This legislation addresses unintended consequences of provisions adopted in the FY 2020 State Budget that will impose staffing challenges to public and private employers alike. We believe its adoption would avoid unnecessary workforce scheduling issues for employers, while preserving all New York’s ability to vote.
The legislature should be commended for making it easier to vote, having adopted 10 day advanced voting, longer primary hours statewide, and, coming soon, far broader access to absentee ballots.
Those changes should accommodate almost all voters, including those with full time jobs. For employees who still cannot find time to vote on their own time, even with these major reforms, longstanding state law (Election Law §3-110) allowed employees two hours off, with pay, to go to the polls.
Unfortunately, this year’s final budget agreement included unnecessary changes to §3-110 that could cause staffing disruptions for private and public sector employers alike. Specifically, it repealed two provisions:
- time off with pay was only available to employees who did not have sufficient time outside of working hours to vote; and
- if an employee had four consecutive hours either between the opening of the polls and the beginning of their working shift, or between the end of their working shift and the closing of the polls, they were deemed to have sufficient time outside their working hours to vote.
Importantly, both houses said no to these changes in adopting their respective budget resolutions.
While we believe it makes sense to fully restore §3-110 to its pre-budget construction, we support this bill that reinstates the criteria regarding polls being open at least four consecutive hours before or after an employee’s shift.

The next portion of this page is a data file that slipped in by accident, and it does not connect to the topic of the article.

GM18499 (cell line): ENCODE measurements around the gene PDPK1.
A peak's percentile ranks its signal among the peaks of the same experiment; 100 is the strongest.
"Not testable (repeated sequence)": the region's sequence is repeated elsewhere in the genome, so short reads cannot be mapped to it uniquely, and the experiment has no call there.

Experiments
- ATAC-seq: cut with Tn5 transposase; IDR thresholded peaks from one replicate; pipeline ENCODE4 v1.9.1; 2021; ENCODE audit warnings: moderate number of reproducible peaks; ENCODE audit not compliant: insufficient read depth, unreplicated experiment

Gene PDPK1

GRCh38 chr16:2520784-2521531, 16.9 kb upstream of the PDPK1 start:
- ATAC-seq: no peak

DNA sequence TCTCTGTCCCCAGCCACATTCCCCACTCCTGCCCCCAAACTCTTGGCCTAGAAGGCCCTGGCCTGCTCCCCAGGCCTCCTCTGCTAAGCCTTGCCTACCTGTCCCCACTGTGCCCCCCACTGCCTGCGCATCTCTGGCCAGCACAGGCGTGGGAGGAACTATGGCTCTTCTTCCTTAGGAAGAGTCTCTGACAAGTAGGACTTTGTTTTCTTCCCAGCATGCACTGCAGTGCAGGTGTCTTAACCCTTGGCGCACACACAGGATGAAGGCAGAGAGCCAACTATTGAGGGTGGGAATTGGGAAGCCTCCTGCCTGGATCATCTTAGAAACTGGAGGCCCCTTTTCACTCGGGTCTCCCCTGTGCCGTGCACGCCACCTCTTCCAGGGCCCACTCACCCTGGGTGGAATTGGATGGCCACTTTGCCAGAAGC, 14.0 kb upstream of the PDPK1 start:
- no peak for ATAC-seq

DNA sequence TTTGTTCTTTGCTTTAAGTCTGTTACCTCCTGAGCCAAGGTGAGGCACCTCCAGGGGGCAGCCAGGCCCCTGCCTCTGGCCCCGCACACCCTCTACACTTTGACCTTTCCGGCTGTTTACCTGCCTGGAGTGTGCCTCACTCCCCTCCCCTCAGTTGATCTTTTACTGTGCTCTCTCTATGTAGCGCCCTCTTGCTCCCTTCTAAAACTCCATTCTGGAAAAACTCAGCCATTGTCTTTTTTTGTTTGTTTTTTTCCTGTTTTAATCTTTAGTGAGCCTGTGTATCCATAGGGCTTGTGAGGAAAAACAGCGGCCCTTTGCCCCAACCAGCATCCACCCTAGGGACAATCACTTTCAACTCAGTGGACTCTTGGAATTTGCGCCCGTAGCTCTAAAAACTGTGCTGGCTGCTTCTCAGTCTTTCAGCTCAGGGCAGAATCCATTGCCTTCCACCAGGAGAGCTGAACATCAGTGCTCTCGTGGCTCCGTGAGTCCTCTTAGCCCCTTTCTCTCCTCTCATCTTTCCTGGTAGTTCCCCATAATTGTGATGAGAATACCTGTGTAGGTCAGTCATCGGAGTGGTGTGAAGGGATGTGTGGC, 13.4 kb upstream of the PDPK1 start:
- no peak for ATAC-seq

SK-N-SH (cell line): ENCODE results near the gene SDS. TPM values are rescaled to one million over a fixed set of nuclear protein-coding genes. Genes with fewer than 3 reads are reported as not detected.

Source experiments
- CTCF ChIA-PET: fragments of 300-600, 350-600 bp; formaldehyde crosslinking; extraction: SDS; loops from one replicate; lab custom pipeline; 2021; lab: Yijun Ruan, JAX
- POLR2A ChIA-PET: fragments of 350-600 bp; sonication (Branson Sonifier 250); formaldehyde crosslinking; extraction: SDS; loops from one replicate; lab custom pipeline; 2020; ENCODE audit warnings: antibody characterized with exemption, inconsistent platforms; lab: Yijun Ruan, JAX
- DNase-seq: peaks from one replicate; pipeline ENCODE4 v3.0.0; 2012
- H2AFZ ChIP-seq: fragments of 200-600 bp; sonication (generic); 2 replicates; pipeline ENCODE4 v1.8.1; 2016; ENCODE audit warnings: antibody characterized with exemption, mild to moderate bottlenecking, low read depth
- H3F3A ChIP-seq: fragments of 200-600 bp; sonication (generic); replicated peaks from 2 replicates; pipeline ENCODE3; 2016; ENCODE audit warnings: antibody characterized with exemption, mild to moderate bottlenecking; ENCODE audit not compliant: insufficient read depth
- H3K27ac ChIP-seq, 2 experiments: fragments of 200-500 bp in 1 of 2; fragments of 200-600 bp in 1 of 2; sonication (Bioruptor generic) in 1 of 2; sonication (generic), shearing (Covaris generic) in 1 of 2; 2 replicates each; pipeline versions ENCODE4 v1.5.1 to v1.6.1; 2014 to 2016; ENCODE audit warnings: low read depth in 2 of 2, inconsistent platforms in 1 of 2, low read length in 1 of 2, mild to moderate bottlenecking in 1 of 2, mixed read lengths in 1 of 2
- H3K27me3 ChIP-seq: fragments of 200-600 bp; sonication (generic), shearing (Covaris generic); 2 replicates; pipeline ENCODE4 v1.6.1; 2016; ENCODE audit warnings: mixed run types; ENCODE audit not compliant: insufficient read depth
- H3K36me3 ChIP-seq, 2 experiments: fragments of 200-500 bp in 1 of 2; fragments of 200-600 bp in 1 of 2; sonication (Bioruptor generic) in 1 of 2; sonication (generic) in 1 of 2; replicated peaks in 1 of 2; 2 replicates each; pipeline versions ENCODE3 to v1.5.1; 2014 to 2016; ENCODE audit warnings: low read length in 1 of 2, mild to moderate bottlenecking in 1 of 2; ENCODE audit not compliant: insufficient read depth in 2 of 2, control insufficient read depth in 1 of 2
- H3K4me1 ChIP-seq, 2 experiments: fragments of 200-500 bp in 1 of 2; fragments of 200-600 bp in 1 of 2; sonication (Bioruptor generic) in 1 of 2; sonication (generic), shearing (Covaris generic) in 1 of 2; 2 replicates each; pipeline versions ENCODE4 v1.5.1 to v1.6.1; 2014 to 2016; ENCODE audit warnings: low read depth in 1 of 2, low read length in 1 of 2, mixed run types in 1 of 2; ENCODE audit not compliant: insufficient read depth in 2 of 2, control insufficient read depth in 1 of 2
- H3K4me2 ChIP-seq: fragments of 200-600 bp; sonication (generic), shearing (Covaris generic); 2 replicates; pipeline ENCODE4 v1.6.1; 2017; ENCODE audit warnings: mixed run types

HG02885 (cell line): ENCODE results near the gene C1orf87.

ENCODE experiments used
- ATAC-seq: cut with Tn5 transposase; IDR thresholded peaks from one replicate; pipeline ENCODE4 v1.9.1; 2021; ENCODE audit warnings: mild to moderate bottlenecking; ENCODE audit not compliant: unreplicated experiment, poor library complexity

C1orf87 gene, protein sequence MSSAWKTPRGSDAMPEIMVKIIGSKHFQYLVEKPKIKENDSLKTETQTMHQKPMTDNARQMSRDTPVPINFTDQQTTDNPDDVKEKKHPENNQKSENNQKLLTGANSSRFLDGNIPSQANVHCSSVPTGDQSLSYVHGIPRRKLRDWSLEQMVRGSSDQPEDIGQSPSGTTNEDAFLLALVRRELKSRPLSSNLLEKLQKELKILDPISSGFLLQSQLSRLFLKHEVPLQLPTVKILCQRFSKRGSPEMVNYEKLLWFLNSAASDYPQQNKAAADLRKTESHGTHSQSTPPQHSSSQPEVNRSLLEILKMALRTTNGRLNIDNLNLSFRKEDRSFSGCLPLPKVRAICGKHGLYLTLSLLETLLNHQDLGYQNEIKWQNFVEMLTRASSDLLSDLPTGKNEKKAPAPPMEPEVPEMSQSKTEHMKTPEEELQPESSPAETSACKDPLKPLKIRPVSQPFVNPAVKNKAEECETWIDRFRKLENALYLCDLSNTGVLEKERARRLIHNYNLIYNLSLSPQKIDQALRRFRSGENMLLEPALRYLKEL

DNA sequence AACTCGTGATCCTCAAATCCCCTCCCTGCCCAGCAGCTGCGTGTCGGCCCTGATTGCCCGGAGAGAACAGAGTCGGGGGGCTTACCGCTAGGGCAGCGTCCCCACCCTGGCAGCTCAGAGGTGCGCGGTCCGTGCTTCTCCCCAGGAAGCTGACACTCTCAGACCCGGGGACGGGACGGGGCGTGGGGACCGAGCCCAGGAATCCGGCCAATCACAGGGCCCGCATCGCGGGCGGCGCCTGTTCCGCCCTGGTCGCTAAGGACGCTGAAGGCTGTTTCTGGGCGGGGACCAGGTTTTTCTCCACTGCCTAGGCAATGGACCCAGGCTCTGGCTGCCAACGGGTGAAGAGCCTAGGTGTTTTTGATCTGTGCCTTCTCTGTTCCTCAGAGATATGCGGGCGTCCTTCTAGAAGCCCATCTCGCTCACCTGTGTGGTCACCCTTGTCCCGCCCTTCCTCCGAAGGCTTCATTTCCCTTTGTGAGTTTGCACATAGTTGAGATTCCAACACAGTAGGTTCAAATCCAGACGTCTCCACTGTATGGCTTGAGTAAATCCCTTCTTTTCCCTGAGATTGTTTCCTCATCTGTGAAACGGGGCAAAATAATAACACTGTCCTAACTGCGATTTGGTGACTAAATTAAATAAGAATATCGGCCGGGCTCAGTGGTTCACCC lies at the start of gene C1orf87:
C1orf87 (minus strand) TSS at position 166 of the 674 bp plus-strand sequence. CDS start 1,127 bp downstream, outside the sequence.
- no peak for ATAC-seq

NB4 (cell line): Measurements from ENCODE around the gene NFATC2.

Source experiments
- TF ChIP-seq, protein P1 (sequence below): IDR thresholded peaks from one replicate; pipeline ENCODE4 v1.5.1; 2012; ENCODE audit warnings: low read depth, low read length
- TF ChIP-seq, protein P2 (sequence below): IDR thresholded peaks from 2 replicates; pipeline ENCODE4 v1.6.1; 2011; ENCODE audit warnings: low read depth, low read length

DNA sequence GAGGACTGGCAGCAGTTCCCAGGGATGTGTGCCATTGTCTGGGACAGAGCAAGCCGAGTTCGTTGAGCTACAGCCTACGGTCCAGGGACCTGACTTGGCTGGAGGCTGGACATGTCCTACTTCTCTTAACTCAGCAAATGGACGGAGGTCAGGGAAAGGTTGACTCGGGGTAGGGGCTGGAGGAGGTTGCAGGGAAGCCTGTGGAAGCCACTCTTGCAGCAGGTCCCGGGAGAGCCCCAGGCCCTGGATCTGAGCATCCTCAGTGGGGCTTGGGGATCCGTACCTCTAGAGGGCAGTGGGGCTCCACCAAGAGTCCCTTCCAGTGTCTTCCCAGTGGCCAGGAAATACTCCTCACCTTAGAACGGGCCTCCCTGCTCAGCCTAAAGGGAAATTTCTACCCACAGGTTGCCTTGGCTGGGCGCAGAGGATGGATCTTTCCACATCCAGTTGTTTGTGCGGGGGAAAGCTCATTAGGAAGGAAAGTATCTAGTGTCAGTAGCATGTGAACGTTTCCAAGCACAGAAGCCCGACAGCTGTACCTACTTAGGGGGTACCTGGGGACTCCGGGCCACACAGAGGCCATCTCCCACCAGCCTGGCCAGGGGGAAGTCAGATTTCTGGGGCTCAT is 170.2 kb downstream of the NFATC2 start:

We are concerned that the new statute creates an entitlement to three hours off, with pay, for any registered voter on any election day regulated under the state Election Law. This applies, at minimum, to separate state and presidential primaries, general elections, any special elections, and village elections.
Employers will have as little as two days’ notice of employee absences, and can only say whether the time off occurs at the beginning or end of the work day.
This will require employers to juggle schedules, and call employees into work with little advance notice, and will leave some employers short-staffed.
A recent article in the Albany Times Union highlighted concerns raised by public schools, who envision the challenge of bringing in additional substitute teachers, bus drivers and other staff on Election Day.
But all employers will face the same kind of challenges, with some – hospitals, day care centers, uniformed services – facing even more dire health and safety concerns.
Albany can avoid these unintended consequences without impairing any New Yorker’s ability to vote. This legislation reinstates reasonable criteria for when time off with pay is available to vote, and we urge that it be approved by the full legislature before adjourning next week.